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Like a cunning lover, last week’s snowfall wooed autumn’s dismantling within the rigors of winter: Leafy branches sported white overcoats; spindly shrubs stooped in supplication; fence posts peaked with medieval turrets. A solitary cardinal flashed toward a neighbor’s woodshed, then alighted and preened like a celebrity caught within the blitz of paparazzi. From a snow mound poked the handle of a red wagon. Flurries outlined swirls of breezes that fashioned ghostly images upon the asphalt street and tousled the green muffler flapping around the snowman’s neck nearby. Only random cars moved about.

All was still: Its pregnant hush evoked an OH! The first morning of creation must have felt like that.

Such OHs burst with silence, trip breathing, balloon joy, and open onto the companioning Sacred within our depths. Yet a tinge of sadness lingers in their wake, such OHs! so fleeting and evanescent. Would that we could hold onto them. That being said, we can still watch for them and give thanks when experienced.

And this year, do watch for OHs! around Thanksgiving tables, graced with family and friends. Go beyond well-worn traditions and bring something new: a new dish, a new prayer, a new listening.

“Bidden or not bidden, God is present.”

Happy Thanksgiving!



When was the last time a children’s classic seized your imagination, transported you to a world where, despite hardships of every stripe, everything works out? Enter the river world of Mole, Rat, Badger, and Mr. Toad and discover how their carefree wandering and playing swallow them in dark experiences. They emerge all the wiser, their friendship more nuanced as they continue adventuring by the river, arm in arm.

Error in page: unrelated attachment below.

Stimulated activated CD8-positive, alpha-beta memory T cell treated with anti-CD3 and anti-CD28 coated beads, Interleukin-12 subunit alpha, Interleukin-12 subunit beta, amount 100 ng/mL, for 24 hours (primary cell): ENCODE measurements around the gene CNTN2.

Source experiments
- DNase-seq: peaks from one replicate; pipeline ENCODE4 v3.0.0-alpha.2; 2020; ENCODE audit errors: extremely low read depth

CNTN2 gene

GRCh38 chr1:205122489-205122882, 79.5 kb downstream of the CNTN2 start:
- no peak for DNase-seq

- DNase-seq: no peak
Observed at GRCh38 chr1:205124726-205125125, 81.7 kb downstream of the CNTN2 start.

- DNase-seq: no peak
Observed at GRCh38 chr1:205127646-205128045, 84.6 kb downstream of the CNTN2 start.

See the mild-mannered, home-loving Mole who risks everything venturing into the world above him; the cultured, relaxed Rat with literary pretensions and a love for picnicking; the aimless, wealthy, conceited Mr. Toad, almost done in by numerous addictions; and the gruff, solitary Badger, a wise and brave and skillful fighter. See also the Chief Weasel, the antagonist who takes over Toad Hall with other weasels, ferrets, and skoats.

Within the world of these characters, we find our own, if we dare to look.

Fortunate for us, the author of this classic quit his position with the Bank of England in 1909 when 49 years old. He returned to his boyhood home in Cockham, Berkshire along the River Thames and began writing down the bedtime stories he had told his son, Alistair. One of these was The Wind in the Willows. The author was Kenneth Grahame.

See the 1980 edition illustrated by Michael Hague.



Available on Amazon

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